The High Court heard a petition Thursday against discrimination toward LGBTQ couples who wish to adopt, and indicated it might move to resolve the issue in the absence of a legislative solution.
The discussions on the Child Adoption Law ended without a decision, but the three-judge panel made it clear that the current situation was untenable and cannot be ignored, given that there is no legislation on the matter on the horizon.
The petition, filed by civil and LGBTQ rights organizations and several couples, calls for broadening the interpretation of the current adoption law so that it includes same-sex couples among the exceptions to the general rule favoring married heterosexual couples in adopting children.
Current policy only enables same-sex couples to adopt children for whom no heterosexual married couple can be found. Also, same-sex couples are made to wait longer to adopt and must legally adopt as individuals and not as a couple.
The court was originally petitioned on the matter in 2017. Following deliberations, the state promised to amend the law. Six years later, the Knesset has still not taken any legislative action to eliminate discrimination.
Supreme Court Justice Uzi Vogelman noted in court that a decision needed to be reached as the issue was unlikely to be solved through legislation, and the matter has remained unresolved for a number of years. It remained unclear when the court would issue a ruling.
“We understand that there is absolutely no prospect that this will come to legislation,” Vogelman said, according to the Ynet news site. “We are once again at a crossroads where… an interpretive decision cannot be avoided.”
Along with Vogelman, the court’s deputy president, the petition was heard by justices Alex Stein and Gila Kanfi-Steinitz.
According to the Walla news site, Justice Minister Yariv Levin has said it would be “impossible” to pass a law on the issue.
Welfare Minister Ya’akov Margi said last week in response to the petition that the current law should not be amended or reinterpreted because allowing a child to be adopted by a same-sex couple would be against the child’s best interests.
According to the minister, a member of the ultra-Orthodox Shas party, allowing children to be adopted by a same-sex couple “would add additional complexities to their lives” and the government should “preserve as much as possible the lifestyle and family framework in which they were born.”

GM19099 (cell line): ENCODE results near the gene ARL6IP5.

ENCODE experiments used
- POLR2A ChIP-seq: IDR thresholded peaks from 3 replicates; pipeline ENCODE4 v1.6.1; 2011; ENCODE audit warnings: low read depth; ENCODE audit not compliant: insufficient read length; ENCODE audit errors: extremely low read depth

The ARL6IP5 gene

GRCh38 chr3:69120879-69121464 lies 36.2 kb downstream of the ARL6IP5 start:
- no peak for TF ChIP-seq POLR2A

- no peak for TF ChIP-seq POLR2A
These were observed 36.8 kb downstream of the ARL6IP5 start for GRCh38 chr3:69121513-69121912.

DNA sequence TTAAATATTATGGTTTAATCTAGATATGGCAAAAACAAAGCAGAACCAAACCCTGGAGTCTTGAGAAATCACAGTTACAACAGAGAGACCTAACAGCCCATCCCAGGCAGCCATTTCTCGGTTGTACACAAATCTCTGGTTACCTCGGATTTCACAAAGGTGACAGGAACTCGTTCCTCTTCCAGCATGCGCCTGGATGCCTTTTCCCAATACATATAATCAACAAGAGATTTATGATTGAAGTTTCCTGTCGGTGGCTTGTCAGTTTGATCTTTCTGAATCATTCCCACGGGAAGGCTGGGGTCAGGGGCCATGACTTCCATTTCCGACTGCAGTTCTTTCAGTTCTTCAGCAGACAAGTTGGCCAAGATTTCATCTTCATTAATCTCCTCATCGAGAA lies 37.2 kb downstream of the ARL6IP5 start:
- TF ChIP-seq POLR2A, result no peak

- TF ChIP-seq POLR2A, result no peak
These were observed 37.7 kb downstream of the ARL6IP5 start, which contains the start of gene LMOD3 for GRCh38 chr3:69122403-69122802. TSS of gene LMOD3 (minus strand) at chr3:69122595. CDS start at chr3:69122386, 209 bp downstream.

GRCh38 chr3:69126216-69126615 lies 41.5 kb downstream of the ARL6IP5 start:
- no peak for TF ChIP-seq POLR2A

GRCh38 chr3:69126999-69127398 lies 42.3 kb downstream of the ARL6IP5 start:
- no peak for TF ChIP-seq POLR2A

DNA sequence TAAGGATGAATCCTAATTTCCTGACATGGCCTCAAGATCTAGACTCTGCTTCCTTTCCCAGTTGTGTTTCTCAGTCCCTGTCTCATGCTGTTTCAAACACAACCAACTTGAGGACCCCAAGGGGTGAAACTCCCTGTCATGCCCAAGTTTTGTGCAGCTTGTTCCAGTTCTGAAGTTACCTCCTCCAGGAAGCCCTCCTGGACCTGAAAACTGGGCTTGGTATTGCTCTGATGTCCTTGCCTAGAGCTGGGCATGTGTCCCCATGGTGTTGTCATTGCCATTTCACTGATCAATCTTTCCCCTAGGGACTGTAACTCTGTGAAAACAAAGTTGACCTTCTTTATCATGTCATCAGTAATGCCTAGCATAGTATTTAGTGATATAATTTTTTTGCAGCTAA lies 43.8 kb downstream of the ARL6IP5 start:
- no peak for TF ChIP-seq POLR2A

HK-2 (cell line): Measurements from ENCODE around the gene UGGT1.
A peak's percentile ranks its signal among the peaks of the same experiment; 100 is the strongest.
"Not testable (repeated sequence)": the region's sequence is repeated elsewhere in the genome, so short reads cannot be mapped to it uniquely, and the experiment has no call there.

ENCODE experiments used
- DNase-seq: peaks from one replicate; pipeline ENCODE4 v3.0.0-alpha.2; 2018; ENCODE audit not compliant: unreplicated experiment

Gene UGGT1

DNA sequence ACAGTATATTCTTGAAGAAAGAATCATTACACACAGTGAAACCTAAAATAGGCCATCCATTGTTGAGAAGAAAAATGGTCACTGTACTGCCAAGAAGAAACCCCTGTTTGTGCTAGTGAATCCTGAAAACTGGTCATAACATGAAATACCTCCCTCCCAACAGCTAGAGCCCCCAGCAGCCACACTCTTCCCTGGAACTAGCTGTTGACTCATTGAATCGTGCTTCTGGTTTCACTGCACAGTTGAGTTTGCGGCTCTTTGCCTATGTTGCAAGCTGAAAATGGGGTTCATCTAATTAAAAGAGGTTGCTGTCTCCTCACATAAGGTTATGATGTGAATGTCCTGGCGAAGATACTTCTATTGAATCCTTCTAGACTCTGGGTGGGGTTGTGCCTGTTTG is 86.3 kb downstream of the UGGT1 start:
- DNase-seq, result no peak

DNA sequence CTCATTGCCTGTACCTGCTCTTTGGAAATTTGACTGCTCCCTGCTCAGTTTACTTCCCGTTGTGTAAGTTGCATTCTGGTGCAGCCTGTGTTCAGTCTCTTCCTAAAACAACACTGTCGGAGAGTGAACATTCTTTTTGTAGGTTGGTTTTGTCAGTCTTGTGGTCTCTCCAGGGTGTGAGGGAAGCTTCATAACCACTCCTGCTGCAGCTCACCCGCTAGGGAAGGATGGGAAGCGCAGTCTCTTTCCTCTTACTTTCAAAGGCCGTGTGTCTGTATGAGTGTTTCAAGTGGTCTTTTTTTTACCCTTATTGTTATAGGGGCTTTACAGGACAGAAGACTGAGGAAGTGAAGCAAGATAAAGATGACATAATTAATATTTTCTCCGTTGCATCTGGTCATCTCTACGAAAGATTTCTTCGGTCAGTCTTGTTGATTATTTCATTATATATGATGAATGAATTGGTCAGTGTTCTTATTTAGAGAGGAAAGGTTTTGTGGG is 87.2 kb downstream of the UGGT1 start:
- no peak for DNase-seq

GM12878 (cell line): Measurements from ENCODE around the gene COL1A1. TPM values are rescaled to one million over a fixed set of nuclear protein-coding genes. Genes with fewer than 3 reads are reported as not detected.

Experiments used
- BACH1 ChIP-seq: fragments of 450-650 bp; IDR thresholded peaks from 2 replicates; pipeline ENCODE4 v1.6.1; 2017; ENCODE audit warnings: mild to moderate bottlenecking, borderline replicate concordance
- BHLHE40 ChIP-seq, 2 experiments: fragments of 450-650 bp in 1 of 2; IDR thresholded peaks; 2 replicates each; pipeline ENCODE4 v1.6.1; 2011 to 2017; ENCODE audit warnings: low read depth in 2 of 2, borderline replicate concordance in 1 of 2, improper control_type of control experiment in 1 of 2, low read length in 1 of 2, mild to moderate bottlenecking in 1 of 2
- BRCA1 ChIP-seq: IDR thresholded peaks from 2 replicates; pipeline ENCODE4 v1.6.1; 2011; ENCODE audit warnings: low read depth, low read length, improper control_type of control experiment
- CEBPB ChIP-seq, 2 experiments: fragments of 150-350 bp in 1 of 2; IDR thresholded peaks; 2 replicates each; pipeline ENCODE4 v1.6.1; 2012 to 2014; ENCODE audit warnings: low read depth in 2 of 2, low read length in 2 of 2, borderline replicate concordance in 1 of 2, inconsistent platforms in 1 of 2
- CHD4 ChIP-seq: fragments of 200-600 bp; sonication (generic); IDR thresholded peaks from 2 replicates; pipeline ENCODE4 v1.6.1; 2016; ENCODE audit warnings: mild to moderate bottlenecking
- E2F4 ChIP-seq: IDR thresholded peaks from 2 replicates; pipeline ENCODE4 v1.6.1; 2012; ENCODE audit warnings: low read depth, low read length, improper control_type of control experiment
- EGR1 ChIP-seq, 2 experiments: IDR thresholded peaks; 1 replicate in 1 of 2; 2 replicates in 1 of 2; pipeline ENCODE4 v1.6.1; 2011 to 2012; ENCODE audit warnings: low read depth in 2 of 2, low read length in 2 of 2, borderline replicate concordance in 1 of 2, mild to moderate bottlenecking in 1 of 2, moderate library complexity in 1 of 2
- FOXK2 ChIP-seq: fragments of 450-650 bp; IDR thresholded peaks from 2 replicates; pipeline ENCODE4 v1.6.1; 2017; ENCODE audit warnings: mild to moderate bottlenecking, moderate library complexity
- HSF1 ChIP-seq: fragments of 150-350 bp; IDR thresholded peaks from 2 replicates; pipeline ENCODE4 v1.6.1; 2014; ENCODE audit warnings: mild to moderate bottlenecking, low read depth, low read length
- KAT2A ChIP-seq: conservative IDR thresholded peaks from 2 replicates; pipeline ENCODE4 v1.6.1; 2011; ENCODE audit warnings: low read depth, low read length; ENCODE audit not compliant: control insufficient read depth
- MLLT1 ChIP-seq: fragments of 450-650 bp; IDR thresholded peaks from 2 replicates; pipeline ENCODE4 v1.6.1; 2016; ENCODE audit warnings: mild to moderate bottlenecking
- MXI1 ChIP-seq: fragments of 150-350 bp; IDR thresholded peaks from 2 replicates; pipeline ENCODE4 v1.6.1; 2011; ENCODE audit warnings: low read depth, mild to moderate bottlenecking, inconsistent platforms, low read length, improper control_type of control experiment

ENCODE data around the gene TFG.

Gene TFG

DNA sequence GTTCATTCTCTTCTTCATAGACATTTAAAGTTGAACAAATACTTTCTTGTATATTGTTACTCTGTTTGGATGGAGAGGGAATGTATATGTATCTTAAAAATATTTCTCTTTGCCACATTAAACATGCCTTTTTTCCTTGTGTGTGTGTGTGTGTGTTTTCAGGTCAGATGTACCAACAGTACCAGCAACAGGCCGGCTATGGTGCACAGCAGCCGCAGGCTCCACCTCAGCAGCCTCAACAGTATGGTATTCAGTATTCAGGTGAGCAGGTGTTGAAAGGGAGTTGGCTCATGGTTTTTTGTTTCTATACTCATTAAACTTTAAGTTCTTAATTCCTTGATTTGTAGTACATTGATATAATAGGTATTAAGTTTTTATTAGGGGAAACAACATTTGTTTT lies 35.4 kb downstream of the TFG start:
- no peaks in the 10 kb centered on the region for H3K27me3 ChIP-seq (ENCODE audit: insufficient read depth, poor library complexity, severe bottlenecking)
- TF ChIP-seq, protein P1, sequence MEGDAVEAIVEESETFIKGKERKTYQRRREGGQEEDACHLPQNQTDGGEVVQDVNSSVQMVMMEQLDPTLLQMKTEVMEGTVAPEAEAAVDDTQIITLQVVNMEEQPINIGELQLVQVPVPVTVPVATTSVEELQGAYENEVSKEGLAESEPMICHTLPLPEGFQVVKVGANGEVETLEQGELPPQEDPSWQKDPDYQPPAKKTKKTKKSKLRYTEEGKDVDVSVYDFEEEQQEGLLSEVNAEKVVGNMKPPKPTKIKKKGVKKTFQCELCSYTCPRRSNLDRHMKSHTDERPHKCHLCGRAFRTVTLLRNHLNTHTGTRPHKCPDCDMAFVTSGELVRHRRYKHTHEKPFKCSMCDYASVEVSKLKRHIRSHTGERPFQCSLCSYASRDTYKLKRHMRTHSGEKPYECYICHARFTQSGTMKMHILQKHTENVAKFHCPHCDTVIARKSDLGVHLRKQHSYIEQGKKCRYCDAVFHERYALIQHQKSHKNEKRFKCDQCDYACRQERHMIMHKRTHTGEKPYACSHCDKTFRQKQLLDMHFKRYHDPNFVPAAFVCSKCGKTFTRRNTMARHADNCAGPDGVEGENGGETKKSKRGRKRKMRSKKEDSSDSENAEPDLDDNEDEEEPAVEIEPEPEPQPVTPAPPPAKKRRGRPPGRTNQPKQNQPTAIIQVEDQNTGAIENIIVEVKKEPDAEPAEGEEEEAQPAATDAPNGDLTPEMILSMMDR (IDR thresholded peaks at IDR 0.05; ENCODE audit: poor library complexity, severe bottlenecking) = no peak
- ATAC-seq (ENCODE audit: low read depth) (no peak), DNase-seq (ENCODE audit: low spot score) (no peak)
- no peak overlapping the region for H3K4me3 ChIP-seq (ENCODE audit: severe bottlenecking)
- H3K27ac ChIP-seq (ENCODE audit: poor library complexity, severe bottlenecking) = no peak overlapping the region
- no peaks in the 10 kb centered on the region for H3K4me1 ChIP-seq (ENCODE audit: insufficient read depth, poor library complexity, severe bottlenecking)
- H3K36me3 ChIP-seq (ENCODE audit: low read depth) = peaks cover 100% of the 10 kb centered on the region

In her response to the petition, Attorney General Gali Baharav-Miara said last week that the ideal way to solve the issue was through Knesset legislation, though she acknowledged this was currently politically infeasible.
Nevertheless, Baharav-Miara wrote in her response that there are reasonable interpretations of the law that grant same-sex couples adoption rights.
In February, an opposition bill granting same-sex couples adoption rights was voted down. Knesset Speaker Amir Ohana, who is openly gay, was the only coalition member to vote for the bill.
The Israeli Medical Association released a position paper Wednesday supporting the rights of same-sex couples to adopt. The organization cited overwhelming amounts of academic and clinical research indicating that the placement of a child in a loving and supporting home regardless of the sexual orientation of the parents is in the best interests of the child.
According to the IMA, there is 40 years’ worth of research on LGBTQ adoption and the leading American organizations dealing with child and adolescent physical and mental health have all taken positions in favor of same-sex couple adoption since the early 2000s.
The IMA stated that “as professionals, we call on the Justice Ministry and Welfare Ministry to adopt the majority opinion among professionals in Israel and around the world that LGBTQ individuals are qualified to adopt children just like heterosexuals.”
“The discrimination based on sexual orientation in this matter must end,” it says.